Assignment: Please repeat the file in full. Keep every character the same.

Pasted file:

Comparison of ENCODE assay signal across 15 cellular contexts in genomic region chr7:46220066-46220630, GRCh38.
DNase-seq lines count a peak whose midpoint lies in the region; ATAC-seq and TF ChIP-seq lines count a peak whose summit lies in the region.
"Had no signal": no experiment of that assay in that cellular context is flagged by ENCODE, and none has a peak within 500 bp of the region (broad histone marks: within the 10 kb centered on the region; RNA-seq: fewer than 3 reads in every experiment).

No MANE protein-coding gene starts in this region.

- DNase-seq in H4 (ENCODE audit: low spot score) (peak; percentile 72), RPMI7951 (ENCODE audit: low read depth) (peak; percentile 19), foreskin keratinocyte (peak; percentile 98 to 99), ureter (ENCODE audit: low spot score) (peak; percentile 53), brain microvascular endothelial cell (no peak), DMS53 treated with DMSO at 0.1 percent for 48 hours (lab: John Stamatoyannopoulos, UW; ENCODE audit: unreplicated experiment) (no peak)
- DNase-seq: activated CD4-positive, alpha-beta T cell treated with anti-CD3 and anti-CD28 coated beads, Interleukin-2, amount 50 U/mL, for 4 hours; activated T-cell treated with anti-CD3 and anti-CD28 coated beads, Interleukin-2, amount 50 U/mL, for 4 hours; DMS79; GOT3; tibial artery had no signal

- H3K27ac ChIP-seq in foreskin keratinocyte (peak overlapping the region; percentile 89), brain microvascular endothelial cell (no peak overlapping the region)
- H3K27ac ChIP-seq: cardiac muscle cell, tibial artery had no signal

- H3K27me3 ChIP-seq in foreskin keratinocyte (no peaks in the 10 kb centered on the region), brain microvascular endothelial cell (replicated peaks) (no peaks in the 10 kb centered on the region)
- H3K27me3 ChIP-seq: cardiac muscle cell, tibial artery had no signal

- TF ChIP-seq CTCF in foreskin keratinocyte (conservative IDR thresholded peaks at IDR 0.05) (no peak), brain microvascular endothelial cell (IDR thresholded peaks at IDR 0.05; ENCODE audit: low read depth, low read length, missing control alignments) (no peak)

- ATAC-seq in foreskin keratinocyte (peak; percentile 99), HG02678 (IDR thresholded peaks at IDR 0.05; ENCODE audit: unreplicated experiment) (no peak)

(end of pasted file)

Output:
Comparison of ENCODE assay signal across 15 cellular contexts in genomic region chr7:46220066-46220630, GRCh38.
DNase-seq lines count a peak whose midpoint lies in the region; ATAC-seq and TF ChIP-seq lines count a peak whose summit lies in the region.
"Had no signal": no experiment of that assay in that cellular context is flagged by ENCODE, and none has a peak within 500 bp of the region (broad histone marks: within the 10 kb centered on the region; RNA-seq: fewer than 3 reads in every experiment).

No MANE protein-coding gene starts in this region.

- DNase-seq in H4 (ENCODE audit: low spot score) (peak; percentile 72), RPMI7951 (ENCODE audit: low read depth) (peak; percentile 19), foreskin keratinocyte (peak; percentile 98 to 99), ureter (ENCODE audit: low spot score) (peak; percentile 53), brain microvascular endothelial cell (no peak), DMS53 treated with DMSO at 0.1 percent for 48 hours (lab: John Stamatoyannopoulos, UW; ENCODE audit: unreplicated experiment) (no peak)
- DNase-seq: activated CD4-positive, alpha-beta T cell treated with anti-CD3 and anti-CD28 coated beads, Interleukin-2, amount 50 U/mL, for 4 hours; activated T-cell treated with anti-CD3 and anti-CD28 coated beads, Interleukin-2, amount 50 U/mL, for 4 hours; DMS79; GOT3; tibial artery had no signal

- H3K27ac ChIP-seq in foreskin keratinocyte (peak overlapping the region; percentile 89), brain microvascular endothelial cell (no peak overlapping the region)
- H3K27ac ChIP-seq: cardiac muscle cell, tibial artery had no signal

- H3K27me3 ChIP-seq in foreskin keratinocyte (no peaks in the 10 kb centered on the region), brain microvascular endothelial cell (replicated peaks) (no peaks in the 10 kb centered on the region)
- H3K27me3 ChIP-seq: cardiac muscle cell, tibial artery had no signal

- TF ChIP-seq CTCF in foreskin keratinocyte (conservative IDR thresholded peaks at IDR 0.05) (no peak), brain microvascular endothelial cell (IDR thresholded peaks at IDR 0.05; ENCODE audit: low read depth, low read length, missing control alignments) (no peak)

- ATAC-seq in foreskin keratinocyte (peak; percentile 99), HG02678 (IDR thresholded peaks at IDR 0.05; ENCODE audit: unreplicated experiment) (no peak)